You will hear this word from many English speakers. The word ‘literally’ means ‘in an exact sense’ or ‘what I’m saying is not exactly what happened but it happened as I’m saying it’. However, when English speakers use it in saying things like ‘I literally died of laughing so hard’ or ‘I was so cold like I was literally in the Antarctic’ are incorrect.
Additionally, due to the extensive way of how this word is used, the Oxford Dictionary has included the informal use of it. It is a word which expresses emphasis.
‘To who it may concern’ or ‘to whom it may concern’ this word can be very confusing! In the English Language the use of ‘who’ is the subject/person and the use of ‘whom’ is an object.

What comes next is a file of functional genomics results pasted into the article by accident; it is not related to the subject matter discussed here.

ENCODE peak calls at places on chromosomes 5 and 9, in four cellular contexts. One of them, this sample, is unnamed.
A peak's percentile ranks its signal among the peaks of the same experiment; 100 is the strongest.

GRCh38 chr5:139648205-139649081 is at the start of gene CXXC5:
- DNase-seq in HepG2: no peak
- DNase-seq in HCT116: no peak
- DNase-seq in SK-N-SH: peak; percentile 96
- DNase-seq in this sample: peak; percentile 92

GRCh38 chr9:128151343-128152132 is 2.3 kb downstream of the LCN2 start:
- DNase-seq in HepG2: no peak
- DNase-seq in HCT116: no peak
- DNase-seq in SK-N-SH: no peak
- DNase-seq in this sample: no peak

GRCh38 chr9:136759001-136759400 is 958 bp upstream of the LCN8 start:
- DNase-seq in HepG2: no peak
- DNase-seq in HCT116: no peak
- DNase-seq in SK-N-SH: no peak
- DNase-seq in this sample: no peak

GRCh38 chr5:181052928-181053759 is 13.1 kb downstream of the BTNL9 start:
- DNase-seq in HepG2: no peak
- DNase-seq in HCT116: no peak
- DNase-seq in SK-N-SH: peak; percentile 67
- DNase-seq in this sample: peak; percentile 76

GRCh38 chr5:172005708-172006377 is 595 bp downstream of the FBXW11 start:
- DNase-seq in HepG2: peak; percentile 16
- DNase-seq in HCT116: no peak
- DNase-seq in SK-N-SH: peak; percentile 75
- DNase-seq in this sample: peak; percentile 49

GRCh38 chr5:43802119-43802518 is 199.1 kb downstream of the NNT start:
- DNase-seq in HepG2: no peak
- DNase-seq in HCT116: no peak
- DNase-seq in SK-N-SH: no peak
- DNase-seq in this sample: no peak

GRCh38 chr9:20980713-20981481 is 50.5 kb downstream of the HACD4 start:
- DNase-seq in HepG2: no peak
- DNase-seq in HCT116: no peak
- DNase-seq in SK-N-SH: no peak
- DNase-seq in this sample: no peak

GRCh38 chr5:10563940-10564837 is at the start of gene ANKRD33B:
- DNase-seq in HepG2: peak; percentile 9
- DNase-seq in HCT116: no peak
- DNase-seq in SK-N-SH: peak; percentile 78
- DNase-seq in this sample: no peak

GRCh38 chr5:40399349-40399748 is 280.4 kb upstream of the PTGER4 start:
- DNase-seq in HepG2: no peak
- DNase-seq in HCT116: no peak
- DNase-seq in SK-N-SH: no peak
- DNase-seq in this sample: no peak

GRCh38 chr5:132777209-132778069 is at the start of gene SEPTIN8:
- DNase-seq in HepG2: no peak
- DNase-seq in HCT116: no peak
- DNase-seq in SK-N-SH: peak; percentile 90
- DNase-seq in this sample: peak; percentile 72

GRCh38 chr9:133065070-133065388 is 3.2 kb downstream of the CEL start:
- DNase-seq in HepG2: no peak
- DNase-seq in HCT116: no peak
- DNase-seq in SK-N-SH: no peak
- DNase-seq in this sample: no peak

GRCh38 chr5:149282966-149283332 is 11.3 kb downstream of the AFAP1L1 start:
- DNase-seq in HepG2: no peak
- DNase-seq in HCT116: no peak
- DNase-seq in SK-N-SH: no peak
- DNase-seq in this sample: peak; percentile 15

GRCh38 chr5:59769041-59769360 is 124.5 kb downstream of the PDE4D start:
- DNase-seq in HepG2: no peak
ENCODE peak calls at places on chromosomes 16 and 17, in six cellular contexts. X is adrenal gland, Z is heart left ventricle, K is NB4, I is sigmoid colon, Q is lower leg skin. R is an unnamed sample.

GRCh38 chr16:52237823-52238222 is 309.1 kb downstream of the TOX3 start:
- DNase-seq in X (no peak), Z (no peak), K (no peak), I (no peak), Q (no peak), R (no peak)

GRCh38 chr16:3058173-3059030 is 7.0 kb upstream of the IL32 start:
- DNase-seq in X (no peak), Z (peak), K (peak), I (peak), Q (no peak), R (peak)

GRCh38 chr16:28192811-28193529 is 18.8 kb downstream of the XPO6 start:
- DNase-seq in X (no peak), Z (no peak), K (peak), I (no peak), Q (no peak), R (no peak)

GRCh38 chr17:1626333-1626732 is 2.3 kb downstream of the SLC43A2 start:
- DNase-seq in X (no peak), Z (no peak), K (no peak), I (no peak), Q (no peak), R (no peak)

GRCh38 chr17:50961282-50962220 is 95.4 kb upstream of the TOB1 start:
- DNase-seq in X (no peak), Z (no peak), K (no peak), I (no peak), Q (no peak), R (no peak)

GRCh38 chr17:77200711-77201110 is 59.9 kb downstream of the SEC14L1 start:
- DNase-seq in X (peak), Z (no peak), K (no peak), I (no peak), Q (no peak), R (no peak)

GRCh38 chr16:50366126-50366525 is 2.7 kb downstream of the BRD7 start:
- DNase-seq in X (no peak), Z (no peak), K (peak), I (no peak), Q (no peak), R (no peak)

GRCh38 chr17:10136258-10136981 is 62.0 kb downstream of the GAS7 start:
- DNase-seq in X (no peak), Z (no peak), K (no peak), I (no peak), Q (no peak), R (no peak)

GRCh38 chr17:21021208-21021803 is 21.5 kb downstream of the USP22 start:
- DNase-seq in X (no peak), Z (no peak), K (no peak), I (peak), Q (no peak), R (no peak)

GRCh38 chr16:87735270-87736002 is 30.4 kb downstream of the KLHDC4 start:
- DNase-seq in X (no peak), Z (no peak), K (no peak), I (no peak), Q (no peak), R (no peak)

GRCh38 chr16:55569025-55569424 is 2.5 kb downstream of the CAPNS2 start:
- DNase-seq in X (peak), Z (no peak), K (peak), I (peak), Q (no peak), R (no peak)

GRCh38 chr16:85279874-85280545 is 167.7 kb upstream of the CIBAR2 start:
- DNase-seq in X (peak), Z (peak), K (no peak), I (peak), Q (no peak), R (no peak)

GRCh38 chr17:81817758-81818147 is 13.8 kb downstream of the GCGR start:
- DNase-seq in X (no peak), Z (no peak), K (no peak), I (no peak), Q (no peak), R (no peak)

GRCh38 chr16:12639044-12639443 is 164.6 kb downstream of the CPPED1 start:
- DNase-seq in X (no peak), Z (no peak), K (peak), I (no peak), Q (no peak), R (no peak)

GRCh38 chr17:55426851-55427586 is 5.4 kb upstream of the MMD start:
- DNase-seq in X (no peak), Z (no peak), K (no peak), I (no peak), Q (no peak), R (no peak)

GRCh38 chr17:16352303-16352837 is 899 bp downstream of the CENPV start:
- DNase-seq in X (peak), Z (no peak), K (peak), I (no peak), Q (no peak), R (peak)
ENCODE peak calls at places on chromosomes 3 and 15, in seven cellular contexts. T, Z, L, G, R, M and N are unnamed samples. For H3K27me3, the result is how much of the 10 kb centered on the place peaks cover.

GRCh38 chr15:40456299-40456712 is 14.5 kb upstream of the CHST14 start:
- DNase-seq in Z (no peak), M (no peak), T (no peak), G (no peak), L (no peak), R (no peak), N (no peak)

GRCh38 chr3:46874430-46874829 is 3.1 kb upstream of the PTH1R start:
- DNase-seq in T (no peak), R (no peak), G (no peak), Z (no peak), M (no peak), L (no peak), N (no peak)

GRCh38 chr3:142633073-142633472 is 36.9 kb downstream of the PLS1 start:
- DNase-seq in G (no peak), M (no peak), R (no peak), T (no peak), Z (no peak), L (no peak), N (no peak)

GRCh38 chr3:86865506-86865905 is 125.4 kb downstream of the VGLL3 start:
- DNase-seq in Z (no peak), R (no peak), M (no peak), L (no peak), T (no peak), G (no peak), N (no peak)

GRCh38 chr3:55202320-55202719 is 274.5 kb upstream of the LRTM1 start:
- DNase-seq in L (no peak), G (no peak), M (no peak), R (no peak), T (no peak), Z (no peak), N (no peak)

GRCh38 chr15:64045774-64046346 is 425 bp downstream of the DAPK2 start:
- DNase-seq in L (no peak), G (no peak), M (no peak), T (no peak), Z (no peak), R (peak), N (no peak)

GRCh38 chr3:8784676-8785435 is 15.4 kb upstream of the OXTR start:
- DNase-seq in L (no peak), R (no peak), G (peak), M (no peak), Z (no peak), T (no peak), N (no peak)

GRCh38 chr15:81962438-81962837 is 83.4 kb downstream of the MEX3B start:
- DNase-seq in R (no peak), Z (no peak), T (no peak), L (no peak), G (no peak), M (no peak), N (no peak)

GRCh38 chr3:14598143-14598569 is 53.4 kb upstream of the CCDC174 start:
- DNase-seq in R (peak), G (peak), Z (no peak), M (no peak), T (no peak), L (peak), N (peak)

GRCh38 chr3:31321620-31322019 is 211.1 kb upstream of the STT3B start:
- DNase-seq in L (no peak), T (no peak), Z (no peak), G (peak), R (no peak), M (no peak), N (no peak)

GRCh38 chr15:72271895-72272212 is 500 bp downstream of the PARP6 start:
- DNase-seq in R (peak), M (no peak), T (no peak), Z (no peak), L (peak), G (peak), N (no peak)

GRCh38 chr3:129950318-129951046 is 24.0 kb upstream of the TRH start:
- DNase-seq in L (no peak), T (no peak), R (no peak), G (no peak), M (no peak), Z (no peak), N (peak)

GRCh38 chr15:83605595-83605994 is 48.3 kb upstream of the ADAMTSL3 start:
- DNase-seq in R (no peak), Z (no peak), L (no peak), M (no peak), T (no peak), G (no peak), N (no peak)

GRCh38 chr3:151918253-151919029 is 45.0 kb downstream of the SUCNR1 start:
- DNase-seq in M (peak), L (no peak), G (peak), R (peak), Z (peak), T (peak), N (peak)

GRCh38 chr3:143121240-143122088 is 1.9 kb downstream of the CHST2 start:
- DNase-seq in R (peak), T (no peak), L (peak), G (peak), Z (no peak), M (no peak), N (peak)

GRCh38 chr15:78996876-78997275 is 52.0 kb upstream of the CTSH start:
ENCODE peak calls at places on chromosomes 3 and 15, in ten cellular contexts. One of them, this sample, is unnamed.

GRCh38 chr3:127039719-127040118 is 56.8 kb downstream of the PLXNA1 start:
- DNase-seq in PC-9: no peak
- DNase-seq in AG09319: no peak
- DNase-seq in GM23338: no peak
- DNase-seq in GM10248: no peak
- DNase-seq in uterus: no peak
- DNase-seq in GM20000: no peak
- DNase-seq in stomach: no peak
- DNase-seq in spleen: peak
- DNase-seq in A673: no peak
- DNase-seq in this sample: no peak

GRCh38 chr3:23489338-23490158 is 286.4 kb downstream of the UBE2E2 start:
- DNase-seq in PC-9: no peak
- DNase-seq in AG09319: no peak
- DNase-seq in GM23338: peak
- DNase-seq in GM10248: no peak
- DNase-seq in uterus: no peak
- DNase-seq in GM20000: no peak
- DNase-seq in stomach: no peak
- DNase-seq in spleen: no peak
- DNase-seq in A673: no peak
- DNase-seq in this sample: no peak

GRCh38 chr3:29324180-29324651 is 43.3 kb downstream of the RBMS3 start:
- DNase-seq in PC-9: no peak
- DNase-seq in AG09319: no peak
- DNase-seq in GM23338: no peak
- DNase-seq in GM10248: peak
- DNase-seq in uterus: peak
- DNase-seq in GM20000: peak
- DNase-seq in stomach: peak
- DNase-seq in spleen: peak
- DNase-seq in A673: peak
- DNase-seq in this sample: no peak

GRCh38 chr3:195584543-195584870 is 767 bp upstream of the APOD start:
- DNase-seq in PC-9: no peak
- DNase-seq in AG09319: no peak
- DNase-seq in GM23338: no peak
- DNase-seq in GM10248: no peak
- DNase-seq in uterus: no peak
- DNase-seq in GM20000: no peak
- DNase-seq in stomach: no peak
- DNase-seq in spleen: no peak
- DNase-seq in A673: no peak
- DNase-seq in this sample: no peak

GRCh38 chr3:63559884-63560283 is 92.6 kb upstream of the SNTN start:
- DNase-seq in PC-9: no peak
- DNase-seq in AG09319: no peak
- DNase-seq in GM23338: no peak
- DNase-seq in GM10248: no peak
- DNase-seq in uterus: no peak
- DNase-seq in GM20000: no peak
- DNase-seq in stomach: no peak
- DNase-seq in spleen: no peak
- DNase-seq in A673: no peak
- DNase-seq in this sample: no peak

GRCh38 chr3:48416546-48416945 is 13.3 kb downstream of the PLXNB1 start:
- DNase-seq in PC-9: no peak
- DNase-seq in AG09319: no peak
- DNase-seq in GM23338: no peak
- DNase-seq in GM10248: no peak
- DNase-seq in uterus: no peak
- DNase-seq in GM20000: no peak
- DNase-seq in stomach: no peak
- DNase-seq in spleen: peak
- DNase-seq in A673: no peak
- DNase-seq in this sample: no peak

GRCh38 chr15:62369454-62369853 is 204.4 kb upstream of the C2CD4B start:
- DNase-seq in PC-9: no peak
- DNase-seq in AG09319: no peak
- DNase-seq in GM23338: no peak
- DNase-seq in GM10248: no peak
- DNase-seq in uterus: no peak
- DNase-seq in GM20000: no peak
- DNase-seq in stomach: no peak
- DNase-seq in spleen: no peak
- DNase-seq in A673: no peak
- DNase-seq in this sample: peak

A quick but effective tip is: when you are asking a question if the answer is ‘with him/her’ then you would use ‘whom’ BUT if the answer is ‘he/she’ then you would use ‘who’.
This word is one of those where it is pronounced completely different than it is spelt. The definition of this word is the rank/hierarchy of an officer in the army. When you first look at this word you will think that it is pronounced co-lo-nel, however, it is actually pronounced ‘kernel’ like popcorn ‘kernals’. You may wonder, how is this word spelled so differently? Well apparently, the story behind it is; The French borrowed this word from the Italians and changed the word to ‘coronel’. Then, the English people took the word from the French and switched it to the original spelling. Who would have thought?
This word is such a common term but the majority of us are pronouncing it in the wrong way! The word is actually pronounced off-en, so with a silent ‘T’ but many of us are saying it as ‘off-ten’ which is technically wrong.